Legislature(1995 - 1996)
01/17/1996 01:15 PM JUD
* first hearing in first committee of referral
= bill was previously heard/scheduled
= bill was previously heard/scheduled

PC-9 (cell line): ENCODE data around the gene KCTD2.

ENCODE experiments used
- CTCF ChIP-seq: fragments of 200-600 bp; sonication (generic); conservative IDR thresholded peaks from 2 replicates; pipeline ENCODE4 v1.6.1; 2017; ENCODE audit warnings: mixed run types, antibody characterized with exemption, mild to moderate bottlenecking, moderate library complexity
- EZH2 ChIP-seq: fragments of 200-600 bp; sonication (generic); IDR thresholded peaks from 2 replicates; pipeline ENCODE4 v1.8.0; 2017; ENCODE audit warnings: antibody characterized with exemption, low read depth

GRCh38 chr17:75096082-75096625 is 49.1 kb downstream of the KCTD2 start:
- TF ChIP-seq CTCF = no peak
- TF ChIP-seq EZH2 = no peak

HOUSE JUDICIARY STANDING COMMITTEE January 17, 1996 1:15 p.m. MEMBERS PRESENT Representative Brian Porter, Chairman Representative Joe Green, Vice Chairman Representative Con Bunde Representative Bettye Davis Representative Al Vezey Representative David Finkelstein MEMBERS ABSENT Representative Cynthia Toohey COMMITTEE CALENDAR Confirmation hearing to reinstate Joseph Donahue and Edith Vorderstrasse to the Select Committee on Legislative Ethics. HOUSE JOINT RESOLUTION 2 "Proposing amendments to the Constitution of the State of Alaska relating to redistricting and to the length of a regular session, and establishing a unicameral legislature; and providing for an effective date for each amendment." - PASSED OUT OF COMMITTEE *HOUSE BILL 379 "An Act authorizing establishment of alternative dispute resolution centers to foster the resolution of disputes between juvenile offenders and their victims." - HEARD AND HELD (* First public hearing) PREVIOUS ACTION BILL: HJR 2 SHORT TITLE: UNICAMERAL LEGISLATURE/SESSION LIMIT SPONSOR(S): REPRESENTATIVE(S) GREEN,Navarre JRN-DATE JRN-PG ACTION 01/06/95 16 (H) PREFILE RELEASED 01/16/95 16 (H) READ THE FIRST TIME - REFERRAL(S) 01/16/95 16 (H) STA, JUD, FIN 04/27/95 (H) STA AT 08:00 AM CAPITOL 102 04/27/95 (H) MINUTE(STA) 04/27/95 (H) MINUTE(STA) 04/28/95 1611 (H) STA RPT 1DP 4NR 04/28/95 1612 (H) DP: GREEN 04/28/95 1612 (H) NR: JAMES, ROBINSON, OGAN, WILLIS 04/28/95 1612 (H) 3 FNS (2-GOV, LAA) 04/28/95 1612 (H) ZERO FISCAL NOTE (LAW) 10/16/95 (H) JUD AT 09:00 AM JUNEAU LIO 01/17/96 (H) JUD AT 01:00 PM CAPITOL 120 BILL: HB 379 SHORT TITLE: VICTIM/JUVENILE OFFENDER MEDIATION SPONSOR(S): REPRESENTATIVE(S) PORTER,Green,Kelly JRN-DATE JRN-PG ACTION 12/29/95 2365 (H) PREFILE RELEASED 01/08/96 2365 (H) READ THE FIRST TIME - REFERRAL(S) 01/08/96 2365 (H) JUDICIARY, FINANCE 01/17/96 (H) JUD AT 01:00 PM CAPITOL 120 WITNESS REGISTER DR. ROBERT SITTIG, Professor of Political Science University of Nebraska Lincoln, Nebraska 68588-0328 Telephone: (402) 472-2344 POSITION STATEMENT: Commented on HJR 2 PATRICK O'DONNELL Clerk of the Legislature Nebraska State Legislature, Room 2018 Lincoln, Nebraska 68509 Telephone: (402) 471-2271 POSITION STATEMENT: Commented on HJR 2 MIKE NIEMEYER, Executive Director Victim/Offender Reconciliation in California 777 South Main Street, Suite 200 Orange, California 99628 Telephone: Not provided POSITION STATEMENT: Commented on HB 379 SUSAN DIPIETRO, Staff Attorney Juvenile Law, Alaska Judicial Council 1029 West 3rd Avenue, Suite 201 Anchorage, Alaska 99501 Telephone: (907) 279-2526 POSITION STATEMENT: Testified in support of HB 379 GARY R. SCHWARTZ, Juvenile Intake Probation Officer Anchorage Corrections 2600 Providence Drive Anchorage, Alaska 99508 Telephone: (907) 562-2285 POSITION STATEMENT: Testified in support of HB 379 NIKISHKA STEWART, Project Coordinator Community Dispute Resolution Center 505 West Northern Lights, Suite 210 Anchorage, Alaska 99501 Telephone: Not provided POSITION STATEMENT: Testified in support of HB 379 KATHY TIBBLES, Social Services Program Officer Division of Family & Youth Services Department of Health and Social Services 350 Main Street, Room 404 Juneau, Alaska 99801 Telephone: (907) 645-32191 POSITION STATEMENT: Testified in support of HB 379 ARTHUR SNOWDEN II, Administrative Director Alaska Court System 303 "K" Street Anchorage, Alaska 99501-2084 Telephone: (907) 264-0547 POSITION STATEMENT: Testified in support of HB 379 ACTION NARRATIVE TAPE 96-1, SIDE A Number 000 CHAIRMAN BRIAN PORTER called the House Judiciary committee meeting to order at 1:15 P.M. Members present at the call to order were Representatives Joseph Green, Con Bunde, Bettye Davis and David Finkelstein. Members absent were Representatives Cynthia Toohey and Al Vezey. Number 099 CHAIRMAN PORTER opened the meeting by pointing out there were three things of importance to address. First, was the consideration of two reappointments to the Legislative Ethics Committee of Mr. Joseph Donahue and Ms. Edith Vorderstrasse. Chairman Porter pointed out that the Judiciary Committee members had a chance to review these individual's resumes and having received no indications of concern, he asked that the Judiciary Committee consider the recommendation of reinstating Mr. Donahue on the Ethics Committee. Number 173 REPRESENTATIVE JOE GREEN made a motion to approve the reappointment of Joseph Donahue to serve on the Select Committee on Legislative Ethics. Number 216 CHAIRMAN PORTER said the intent of the motion is to send forward a recommendation from the committee that the members believe he should be considered by the entire body for reappointment to the Ethics Committee. He asked if there is an objection to the motion. Hearing none, the name would be advanced forward. Number 235 REPRESENTATIVE DAVID FINKELSTEIN made a motion to forward the name of Edith Vorderstrasse to the body. Number 252 CHAIRMAN PORTER asked if there was an objection to the motion. There being none, Ms. Vorderstrasse's was forwarded. HJR 2 - UNICAMERAL LEGISLATURE/SESSION LIMIT Number 368 CHAIRMAN PORTER announced the next order of business would be HJR 2, Proposing amendments to the Constitution of the State of Alaska relating to redistricting and to the length of a regular session, and establishing a unicameral legislature; and providing for an effective date for each amendment. He added that the bill had been discussed during the interim. Number 448 REPRESENTATIVE CON BUNDE made a motion to adopt the proposed committee substitute (CS) for HJR 2. Hearing no objection, it was so ordered. Number 485 REPRESENTATIVE GREEN, sponsor of the resolution, opened his remarks by stating that the CS was a result of an interim hearing which suggests some small suggestive changes. He proposed outlining a few points he felt were important for discussion. Unicameral government is not a new concept. This system consists of only one house, therefore a bill does not have to move through an additional house. This eliminates the bill's movement through less committee hearings as well. This could also affect the period of time the legislature meets. Nebraska adopted the unicameral system during the depression as a cost-cutting measure. Because of it's success, the State of Nebraska has kept this system in place ever since. Most states mimic the federal government system in the spirit of equal representation. REPRESENTATIVE GREEEN added that the State of Alaska, in 1976, proposed the unicameral system as an amendment to the constitution, but the legislature turned it down even though it was the will of the people. He pointed out that it's a misconception to think that this system eliminates jobs for legislators. He quoted Dr. Robert Sittig as background, "The legislature itself is the proscribed starting place for constitutional amendments, however, legislators are disinclined to approve proposals which would alter substantially the body in which they serve." Number 825 REPRESENTATIVE BUNDE asked for clarification concerning this reduction misconception. It was his understanding that there would be none. Number 841 REPRESENTATIVE GREEN responded that Representative Bunde was absolutely right. HJR 2 calls for the existing sixty legislators and the state would be divided into sixty different units. Within these units each representative or senator would be responsible to their electorate directly. Number 850 REPRESENTATIVE BUNDE asked how many constituents would be comprised in a district. Number 896 REPRESENTATIVE GREEN answered 9,000 generally as a number. He pointed out that this was far less than some of the larger states and greater compared to places like Wyoming. A poll taken within the State of Nebraska reflected that it's citizens are very to wildly supportive of the unicameral system. The Nebraska members of the legislature feel it's a more efficient, less contentious, and a more responsive tool to the constituency. Number 1073 REPRESENTATIVE BUNDE asked if there had been an informal polling of the Alaska legislature undertaken. Number 1099 REPRESENTATIVE GREEN responded that he hoped as the bill moved through committee the concept would gain support. He envisioned that this concept would pass the house, but he didn't know if the senate would go along with it. Representative Green added that a unicameral system is a cost saving measure. Number 1148 REPRESENTATIVE BUNDE asked about the impacts this system would have on staff, the local economy effects, et cetera. Number 1161 REPRESENTATIVE GREEN answered yes, there would be various impacts. The length of the legislative session would probably be shortened, but the number of legislators would not change and they'd still need staff. Whether they would retain the same amount of staff or a compromise amount, Representative Green supposed that there would be some cost savings in this area. If the legislative session was shortened, Representative Green said staff might be increased since legislation would be moving through one house at a greater speed. A lot of frivolous legislation would fall by the way-side. Number 1228 REPRESENTATIVE BUNDE asked if this change would mean some members of the legislature would not be seated on a committee. Number 1250 REPRESENTATIVE GREEN stressed that because so many of the legislators are on so many committees now, they could cut back their membership and do a better job of serving on one or two committees, rather than four or five committees at one time. He felt as though there was enough committee work to go around. Number 1326 REPRESENTATIVE FINKELSTEIN outlined his suggested amendment to the HJR 2 legislation. He felt as though the unicameral system was a great idea. If the proposed legislation was to be introduced through a constitutional amendment, he felt as though they should try to solve as many of the problems that currently exist with the formation of the legislature as possible. He proceeded to outline what he saw as a problem with deciding legislator's salaries. Because legislators are required to set their own salaries, they suffer severe criticism anytime an increase is suggested. This has become a major political football. He generally outlined how these legislative salaries have fluctuated over the years. REPRESENTATIVE FINKELSTEIN said a committee now exists, which sets salary policy and recommends proper compensation for legislators. They assess the legislative work load and look at comparable salaries in order to make recommendations, but the legislature doesn't usually act on these suggestions because of the perceived conflict. Representative Finkelstein suggested the formulation of a constitutional amendment which allows for a citizen's committee much like the one that exists now. When recommendations are made they would go into effect automatically, unless the legislature overrides them. This system would eliminate the issue of what and how the assembly members get paid. Although this amendment is not integral to a unicameral legislature, Representative Finkelstein feels as though it's an issue that will haunt future legislators who are forced into the position of approving their own salaries. With that, Representative Finkelstein asked to move the amendment. Number 1541 REPRESENTATIVE GREEN objected for the purposes of discussion. Assuming that there isn't any legal problem with this amendment, Representative Green submitted that at line seven, of paragraph b, "it may prevent," he suggested changing the tenor of the sentence to say, "a proposed change is considered disapproved unless acted on by a resolution concurred in by at least a majority of the senate members within 45 days after it is presented." Number 1614 REPRESENTATIVE FINKELSTEIN clarified that in the event a proposal wasn't accepted, then the status quo would stay in effect. Representative Green said yes. Representative Finkelstein reiterated that the concept of this amendment was that the legislature would turn over the decision of compensation to an impartial committee. If the legislature took no action and salaries were automatically generated, the committee's proposal to stand goes to the heart of this proposal. Number 1721 CHAIRMAN PORTER then welcomed Dr. Robert Sittig and Patrick O'Donnell from the State of Nebraska, who were both standing by on teleconference, to testify about the unicameral concept. Number 1744 DR. ROBERT SITTIG, Professor of Political Science, University of Nebraska, spoke first with a factual outline of how the Nebraska Legislature is configured. There are 49 seats, four year staggered terms, all members are called senators, and are paid 12,000 dollars per session. The session lengths run 60 days one year, 90 the other. The state recently adopted a two year budget cycle. The members are non-partisan which means the members are nominated and elected without an identification on the ballot. The Lieutenant Governor presides over the Legislature. To accommodate outsiders, there are mandatory public hearings on all bills by the committees. Time constraints to enact a bill are enforced. There are very few related officer positions. The opportunity for the media to attend closed door proceedings of the standing committees during mark up proceedings exists. Number 1820 DR. SITTIG then gave an overview of the advantages to the unicameral system. The Nebraska legislature is a small body, which adds to public accessibility. This also adds to the legislature's accountability. The members appreciate this format because it's unstructured and simple. This maximizes the impact that each of the members has in the legislative process. In addition, the committees are more accommodating which aids to moving legislation through the system. The negatives to this system is that it's becoming more centralized and more complicated. This decreases public input. The non-partisan factor of the Nebraska Legislature has caused more consternation than anything else. It leads to less candidate competition in the nominating and electing process. This also contributes to less public awareness and involvement than there would be if the system was partisan. The chief executive officers seem less engaged and distant from the policy making process. It's almost impossible for non-urban legislators to spend a career in the legislature. The average amount of service by a legislator is between only five or six years. Participation has been flat over the decade. Generally, service in the legislature is not attractive. Number 1943 DR. SITTIG then outlined a program Nebraska has initiated which allows for a rotation of leaders after serving longer than one year. This helps with stability. Even though Nebraska has a non- partisan system, the governor appoints members to committees who are actually partisan. Because there are a lot of vacancies on committees, the governor appoints in many instances, four or five individuals of choice. Even though the system is non-partisan, Republicans and Democrats will square off on the floor in house debates or in campaigns. Nebraska legislators are not rewarded for their diligent service and that puts a damper on the process. Number 2026 REPRESENTATIVE GREEN pointed out that the negatives Dr. Sittig outlined were more related to Nebraska's non-partisanship structure. If a bi-partisanship was maintained, would that make a difference? Number 2048 DR. SITTIG thought that it would add to more recruitment of candidates. He thought the public would identify more strongly with party affiliation. Number 2087 REPRESENTATIVE GREEN asked if Nebraska's legislature has term limits and Dr. Sittig responded no, but that this question was in litigation now. Representative Green then asked how non- partisanship affects the structuring of legislative committees. Number 2127 DR. SITTIG responded that anyone can run for any leadership position, including committees. A person can nominate themselves. The votes are conducted secretly. If anyone runs for a committee they usually have some experience regarding that committee's subject matter jurisdiction. Number 2172 REPRESENTATIVE BUNDE asked if the position of Lieutenant Governor in Nebraska was non-partisan and if so, was there a presiding officer with a defacto influence over the legislature as well? Number 2184 DR. SITTIG responded that the Lieutenant Governor is non-partisan and doesn't always preside over the house. Sometimes they will, but the Speaker of the House or others will do so as well. Number 2225 PATRICK O'DONNELL, Clerk of the Legislature, Nebraska State Legislature, testified to a few points Dr. Sittig made. He felt as though the members of the legislature would resist change to a partisan system. The Nebraska Legislature does not caucus per se and there are no partisan caucuses. The legislature's leadership is voted on by secret ballot on the opening day of session. Presently there are 26 non-partisan Republicans and 22 non-partisan Democrats. The speaker is a Democrat and half of the committee chairs are Democrat. The Lieutenant Governor's work is tolerated, but they have very little influence. Often times, if there's a controversial bill before the house, the Lieutenant Governor is encouraged not to attend. In regards to how legislation moves through the unicameral house, there are four readings of each bill. The fourth reading is designed as a checks and balance. It allows the bill to be debated on two separate occasions. The process is fairly decentralized. The speaker is somewhat limited in their authority. They have the ability to set the daily agenda, but any member has the ability to offer amendments and there's no limitation on the length of debate. Number 2461 REPRESENTATIVE GREEN asked Mr. O'Donnell what types of problems Alaska could anticipate in their change to a unicameral system. Number 2473 MR. O'DONNELL couldn't say specifically since he hadn't seen the Alaskan proposal. He thought there would be some reservations if the plan called for a reduction of legislators. Mr. O'DONNELL added that if a special session of the Nebraska legislature was convened they're required to meet a minimum of seven legislative days. Other than mechanical, the change-over to a unicameral system may not affect how legislation is enacted. TAPE 96-1, SIDE B Number 077 REPRESENTATIVE BUNDE asked if caucuses did grow out the non- partisan system regardless of like-minded people establishing agendas. Number 101 MR. O'DONNELL responded by saying that it does happen informally and not as often as someone would think. The ebbs and flows of coalitions change rather quickly. Usually when caucuses do form they're issue related rather than agenda specific. Number 144 CHAIRMAN PORTER asked if there were any state statutes or legislative rules which limit the ability of caucuses having confidential conversations. Number 148 MR. O'DONNELL said no, but Nebraska does have an open meetings law. People gathering in caucuses don't take action per se and these are not considered meetings of the legislature in any meaning of the term. Dr. Sittig pointed out that Nebraska has regional caucuses to accommodate and facilitate assignment of committees. Committees are formed along geographical lines. Number 207 CHAIRMAN PORTER then asked if the "mark-up" process as mentioned earlier, wasn't the process of putting the final touches on a bill out of the full session before it's presented for the full body's consideration. Would this be the same as an Alaska caucus situation? Number 216 MR. O'DONNELL responded by saying bills are referred out to their standing committees based on subject matter jurisdiction. The committee then conducts their public hearing and has the ability to modify proposals in any way deemed appropriate. This is the process of mark-up. Often times when a bill reaches the floor the first thing considered are the amendments proposed by the committee. Bills can also be amended on the floor. Number 252 REPRESENTATIVE GREEN asked who assigns the sequence of committee referrals and whether there is a sequence a bill goes through before it gets to the house, rather than it being worked through two committees at one time such as in Alaska. Number 272 MR. O'DONNELL responded. Nebraska has a management committee consisting of regional representatives, the speaker of the house, and a chairman and vice-chairman who are elected on the floor by secret ballot. It is a nine member committee and they're responsible for assigning the different pieces of legislation to the appropriate committee. Number 315 REPRESENTATIVE GREEN referred to the problem of Nebraska's high rate of turnover and asked how this has affected the legislature's activities. Number 341 MR. O'DONNELL answered yes, this does affect the legislature. There are situations where they're forced to reinvent the wheel, especially in their rules discussions revolving around process orientation. The floor is affected as well. Members who have not been exposed to particular issues have to be re-educated. It takes time to get people up to speed. Dr. Sittig agreed. Turn over is very rapid in the lower ranks. Number 415 REPRESENTATIVE GREEN asked if this turn over might not improve if a bi-partisan system was installed. Number 427 MR. O'DONNELL said he did not honestly know. Dr. Sittig didn't think it would make that much of a difference, although he felt the political party vehicle does provide a bit more opportunity for advancement. Number 466 REPRESENTATIVE FINKELSTEIN then continued his discussion regarding the proposed amendment to HJR 2. He reiterated what he said about the legislature's requirement to approve their own compensation, which is an untenable situation. He pointed out that to require the legislature to act on a salary committee's recommendation would not the change the status quo. Number 550 REPRESENTATIVE BUNDE said he understood what Representative Finkelstein was trying to achieve, but he also recalled a situation in Congress where a pay raise was to take effect unless the Congress voted it down. They were taken to task by the public. Representative Bunde was concerned that the Alaska Legislature might be damned if they did and damned if they didn't. The concept of a commission making a salary recommendation and the legislature being required to endorses it, was a compromise he could live with. Number 608 REPRESENTATIVE GREEN voiced his concern about this commission being appointed by the governor. He used a hypothetical situation where there's a governor of one party and a legislature of another. If the governor suggested a percentage decrease and the legislature didn't go along with that, the legislature would look bad. Number 661 CHAIRMAN PORTER spoke to the amendment and said that he agreed with Representative Finkelstein's suggestion the legislature should not vote on their salary increases, because that would put the issue right back at square one. Regardless of this, Chairman Porter said he couldn't support the amendment because it would cloud the issue of establishing a unicameral legislature. Number 708 REPRESENTATIVE BETTYE DAVIS appreciated what Chairman Porter said, but felt that if this issue wasn't addressed now, it would be too hard to form a commission such as this one at a later time. She said this commission concept works well in Anchorage. A commission such as the one suggested sets the salaries for the Anchorage assembly and if the assembly doesn't take any related action, the suggested salaries automatically go into effect. The public never comes down on the commission for the amount of salary suggested. Number 753 CHAIRMAN PORTER, moving onto a different subject, agreed that establishing a non-partisan system in Alaska would be ideal. It would be easier to be a legislator in this type of environment. The Alaskan legislature would not necessarily become a non-partisan system as a result of enacting unicameral legislation. This would become a constitutional issue. Number 820 REPRESENTATIVE FINKELSTEIN felt as though it would be very unlikely that the governor would penalize the legislature in the way suggested by Representative Green. This type of situation rarely happens if ever because the legislature appropriates monies to the governmental administration. Once this type of feud is undertaken, it would only get worse. Number 937 REPRESENTATIVE BUNDE said he is generally supportive of the amendment, but is hesitant to designate a single person who in turn appoints all the commission's members. He added that he would be interested in seeing an amendment which addresses this salary appropriations concern further through the legislative committee process. Number 950 CHAIRMAN PORTER asked for an amendment roll call. Voting for the amendment were Representatives Davis and Finkelstein. Voting against the amendment were Representatives Bunde, Green and Porter. Representatives Toohey and Vezey were not present. Chairman Porter declared that the amendment had failed. Number 990 CHAIRMAN PORTER asked the committee to then consider HJR 2. Number 996 REPRESENTATIVE DAVIS asked a question of the sponsor, Joe Green regarding HJR 2. It was her understanding while listening to the testimony from Nebraska that the reasons why the unicameral system was so successful had more to do with the fact that their form of government was non-partisan. Number 1045 REPRESENTATIVE GREEN added that this was not what he heard. The disadvantages of the unicameral legislature outlined had more to do with the system being non-partisan. Representative Green then re- defined what these already discussed disadvantages were. Number 1006 CHAIRMAN PORTER understood from the non-partisan discussion that the legislators appreciate this system as it is established. Both witnesses thought the system would be better served with more public involvement and more tenure for the legislators under a partisan partnership. Number 1137 REPRESENTATIVE DAVIS added that the witnesses said if the system was partisan this might allow legislators to move to higher offices. Her impression of the Alaska legislature is that their members don't move up respectively in it's bi-partisan system either. Number 1166 REPRESENTATIVE BUNDE stated that he couldn't imagine this unicameral system proposal could be implemented under a non- partisan banner. He stated that change is hard for people. He also asked the sponsor if he envisioned that the Lieutenant Governor would preside over the Alaska legislature within this unicameral framework. Chairman Porter first recognized the presence of Representative Vezey. Number 1240 REPRESENTATIVE GREEN thought that a presiding Lieutenant Governor would not be part of the proposed legislation. He felt this would ensure the separation of power. Number 1281 REPRESENTATIVE BUNDE thought the advantages of establishing a unicameral system was the overall efficiency, including the establishment of smaller constituencies to serve. He then made a motion to move HJR 2 from the Judiciary Committee with individual recommendations. Number 1328 CHAIRMAN PORTER asked if there were any objections. Hearing none, HJR 2 was moved out of committee. HB 379 - VICTIM/JUVENILE OFFENDER MEDIATION Number 1348 CHAIRMAN PORTER then gave a short synopsis of a proposed CS to HB 379. Chairman Porter stated that CSHB 379 is legislation which he firmly believes in. The Municipality of Anchorage, as a model for this legislature, on a city level is trying to deal with minor offenses of juveniles through early intervention. This should help ward off these juveniles from becoming increasingly involved in additional crimes. Number 1463 MIKE NIEMEYER, Executive Director, Victim/Offender Reconciliation, Orange County, California, said his program is sponsored through St. Vincent De Paul and that they also receive public money from a surcharge on civil court filing fees. Last year 1,200 cases were processed using the victim offender mediation approach. This program actually began in 1974 in Canada and in Elkhart Indiana in 1979. The values of this program has been around for a while and are well established. The Orange County Program is seven and 1/2 years old and is based on the old concept that it is important for the perpetrator to meet their victim. This provides for more victim input rather than the standard criminal justice process which tends to be a offender oriented system. The Orange County program has three areas of mission purposes: The victims should have a chance to confront their perpetrators, the legislation provides for the victim being compensated by their perpetrators, and it provides an opportunity for the victim to be involved with their perpetrator's future. This last element enhances the victim's sense of restitution. Mr. Niemeyer added that this reconciliation concept has been endorsed by the American Bar Association and a resolution was adopted in August of 1994 supporting the program. The Orange County program finds that when a victim is given an opportunity to meet with their offender, over 70 percent of the victims are willing to participate and will meet with the offending party. The agreements which come out of this program are very durable. Over 95 percent of their restitution agreements have been completely fulfilled. Number 1804 REPRESENTATIVE DAVIS asked what percentage of the money to support this program comes from the public? Number 1822 MR. NIEMEYER answered that funded money is matched through volunteer contributions and the additional public money comes from community development and local money revenues. California has a (indisc.) program tax which provides for a eight dollar surcharge on their civil court filing fees. Some of this money goes to the Orange County program. Number 1889 SUSAN DIPIETRO, Staff Attorney, Juvenile Law, Alaska Judicial Council, testified to CSHB 379. She also noted that she is Vice President of the Board of Directors for CERC (Community (indisc.) Resolution Center) and is also a volunteer mediator for the Juvenile Victim Offender Mediation program. Much of what Ms. DiPietro does to evaluate programs is to see that they help to improve the administration of justice. From her three perspectives as staff attorney, board member and volunteer, she is very much in favor of this legislation. It would strengthen the work of the victim offender mediation program already in place. Ms. DiPietro mentioned in addition the benefits of this mediation concept to it's volunteers. The feeling that they can make a difference or have an impact is very important. This project has a ripple effect. It touches all levels of society. Number 2062 GARY SCHWARTZ, Juvenile Intake Probation Officer, Anchorage Corrections, testified to the statistics of how many cases are being processed through the corrections department per year, not all of which are worked through the victim offender mediation program. Mr. Schwartz's contact with this program in Anchorage within the last year and 1/2 has been extremely positive. Several of the cases he dealt with have had outstanding results. He used an example of cases he deals with fairly regularly. Two 12 year old youths threw rocks and broke someone's windshield and were charged with reckless endangerment. These youths did not fully understand the complications of their actions. It gave the victim a chance to voice their opinion and it gave the juveniles a learning experience, not to mention the restitution which will be instituted. Number 2200 CHAIRMAN PORTER asked Mr. Schwartz what kinds of serious offense cases go through this mediation process? Number 2214 MR. SCHWARTZ replied that petty theft burglary was probably the most serious crime. For example, a thirteen year old went through an unopened door and took an older citizen's money from a jar under her bed. The offender was forced to give the victim an explanation of his actions. There were very good results in this case. Number 2273 NIKISHKA STEWART, Project Coordinator, Community Dispute Resolution Center, attempted to tie together some of the information already presented. This mediation type of program maximizes the use of limited resources and is also a community level response to crime. It is a pro-active program. She also stressed the importance of restitution as a concept. Ms. Stewart noted the flexibility of the contracts instituted. No two contracts have been alike and this adds to the victim's satisfaction. This uniqueness enhances the victim's input. From February of 1994 to date the center has seen over 6,000 dollars of restitution paid back to victims and over 100 hours of work service by the perpetrators served. Out of 66 referred cases 48 reached a contract. Number 2474 KATHY TIBBLES, Social Services Program Officer, Division of Family and Youth Services, Department of Health and Social Services, testified that the division is in support of CSHB 397. TAPE 96-2, SIDE A Number 000 MS. TIBBLES said one concern the Division of Youth and Family Services had was in regard to language about the centers being established by municipalities or non-profits and organized exclusively for resolution. This might exclude people they might otherwise work with. The department was also confused with the statements about obtaining referrals from public and private bodies and the discussion about educating the community and encouraging the use of the services. It appeared that the centers and referrals were tied pretty closely to the jurisdictional statute 47.10 and Juveniles Alleged to have Committed Delinquent Acts. They weren't sure where the private referrals would come from, although this is not problematic for the department. Number 110 CHAIRMAN PORTER offered that it wasn't their intent to exclude someone. On those occasions if the court felt it were appropriate under the District Court jurisdiction to refer a misdemeanor offense they would have the power to do so, as well as the Commissioner. Number 188 MS. TIBBLES pointed out their remaining concern dealt with what was previously section (f) now (e) of CSHB 397, seemed to limit the information allowed released under the confidentiality clause. Under the circumstances where a referral might be made by the department through an informal disposition they might not receive any information back. They wouldn't know whether or not the offender satisfactorily completed the dispute resolution process in order to close their case. If the department felt the nature of the offense required petitioning the court, it appears they would not have access to that information or would not be able to take further action if the offender did in fact derail the process. Number 270 CHAIRMAN PORTER said that this language would be resolved before moving the bill out of the Judiciary Committee. Number 300 ART SNOWDEN, Administrative Director, Alaska Court System, came to the committee in full support of the concept of this legislation. Mr. Snowden pointed out that this legislation dealt with a prosecutorial referral program, a process by which a problem is taken care of before it comes to court (in the Department of Health and Social Services normally.) This legislation relieves a huge problem that the courts presently deal with. He noted that from 1992 to 1995 in Anchorage, children case filings have increased by 36 percent; Fairbanks, 34 percent; Juneau, 22 percent; Kenai, 36 percent; Palmer, 28 percent. Children cases are increasing at an unprecedented rate, over 30 percent on average, while funding has not increased. Any program which ensures restitution is a positive version, while at the same time Mr. Snowden confirmed that the juvenile offenders understand the severity and gravity of their acts is something Snowden applauds. The committee has the full support of the court system on this legislation. Number 448 REPRESENTATIVE VEZEY asked why this legislation is necessary to accomplish the problem of juvenile offenses. He interprets this legislation as offering mediation services for a property claim. This is not the type of crime where the state would automatically take charge of the prosecution. What is to prevent any party to agree to mediation? Number 516 MR. SNOWDEN offered that Representative Vezey was correct. At this time any prosecuting agency can defer prosecution, however, this legislation codifies these mediation centers and the concepts of their inception to hear juvenile offenses. He believes this will gain them publicity in light of present prosecution. The courts have locked arms over the youth court prospects in Anchorage, as citing an example. While this is a deferral program, publicity has brought a lot of credibility to the process. Mr. Snowden's personal view of the juvenile court system is that it doesn't work. If the juvenile is not made accountable for their actions, there will be widespread problems in the existing prosecutorial system. This legislation will institutionalize this mediation program and sets forth standards to be followed. To involve all levels of society in this juvenile crime problem, including private mediators, the executive branch, and the courts is a positive step. Some of these juvenile crimes may be deemed too insignificant with the crush of business in the standard court system as it stands now. Number 672 REPRESENTATIVE VEZEY reiterated his first point about mediation and asked if this legislation is about publicity. Number 684 MR. SNOWDEN answered that yes it was a publicity issue so that kids will know about it, victims will know about it, Health and Social Services might use it more, etcetera. Again he reiterated that publicity was a plus and he saw no cost associated with this legislation. He noted the rising juvenile crime statistics again. Number 722 REPRESENTATIVE VEZEY referred to the section of the legislation which addressed disclosure. He cautioned against codifying the process of mediation which might make this process less flexible to encompass other crimes. He also noted the concept of mediation disclosure and understood that participants in mediation are required to agree to the process. Number 810 Mr. Snowden pointed out that you can require someone to participate in mediation, but you can't force them to agree with the results. Even though it does not presently exist, subject specific legislation could be passed that states, before a law suit is filed, the participants must first attend mediation. People cannot be forced into binding mediation. It has to be voluntary. Number 853 REPRESENTATIVE VEZEY stated that there are distinct differences between mediation and arbitration. He noted that arbitration is binding on the parties once a decision is made. Number 883 CHAIRMAN PORTER clarified for the purposes of this legislation that the mediation outlined was voluntary. Either party can drop out of the procedures at any time and both parties are required to agree to the resulting contract of the settlement reached. If either party does not agree to the mediation results, the case is then referred to the regular court system. Number 952 REPRESENTATIVE VEZEY again pointed out that his main concern was that codifying this mediation process in legislation now could mean limiting the options available to a claimant. Number 976 REPRESENTATIVE DAVIS asked to speak to the question of codifying this mediation process. She added that the reason is to allow municipalities and non-profits the opportunity to establish the mediation centers whenever they have the need to do so. Number 1004 REPRESENTATIVE VEZEY said once again that he was concerned the were legislation was closing doors, which don't need to be closed. Number 1023 MR. SNOWDEN understood that this legislation strengthens a tool, which already exists. To write into law, a system that already exists, does not preclude a person from pursing other forms of resolution to a crime. Number 1106 CHAIRMAN PORTER spoke to Representative Vezey's concerns regarding codification. Chairman Porter felt that if the present system can be enhanced and expanded in use with formal recognition through legislation, he supports that. If this legislation can be utilized by more judges and persons in the Division of Youth and Family Services because of this formal recognition, he is also supportive. It is appropriate to set down minimal guidelines and standards in the bill, which are provided for. One of the only reasons he has heard for not utilizing this type of service is concern on the part of parents and their respective council that there are no guarantees of confidentiality. Number 1222 REPRESENTATIVE BUNDE asked if there would be more interest in this issue if the juvenile code was rewritten to allow for a bigger hammer to fall on those who choose not to use the mediation process. Number 1235 CHAIRMAN PORTER answered most definitely. He especially foresees the juvenile hearings becoming more public on the felony levels. This kind of a juvenile mediation program is conducive to preventing further crimes by juveniles. This legislation is not an indictment of the system in place, but an indictment of the ability to fund the standard system. To wrap up the discussion related to CSHB 379, Chairman Porter exclaimed that this legislation has five zero fiscal notes. Number 1325 REPRESENTATIVE BUNDE moved that CSHB 379(JUD) be adopted. Number 1362 CHAIRMAN PORTER pointed out that changes suggested by Ms. Tibbles to the CS version will need to be completed before the committee is able to move the bill out of their purview. Number 1402 CHAIRMAN PORTER adjourned the meeting at 3:10 p.m.